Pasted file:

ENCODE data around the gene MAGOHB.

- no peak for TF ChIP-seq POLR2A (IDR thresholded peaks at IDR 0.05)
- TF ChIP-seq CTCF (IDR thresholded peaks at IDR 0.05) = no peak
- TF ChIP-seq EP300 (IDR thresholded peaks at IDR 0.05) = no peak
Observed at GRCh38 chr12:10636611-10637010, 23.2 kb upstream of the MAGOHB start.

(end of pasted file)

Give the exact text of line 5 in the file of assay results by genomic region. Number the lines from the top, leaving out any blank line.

Observed at GRCh38 chr12:10636611-10637010, 23.2 kb upstream of the MAGOHB start.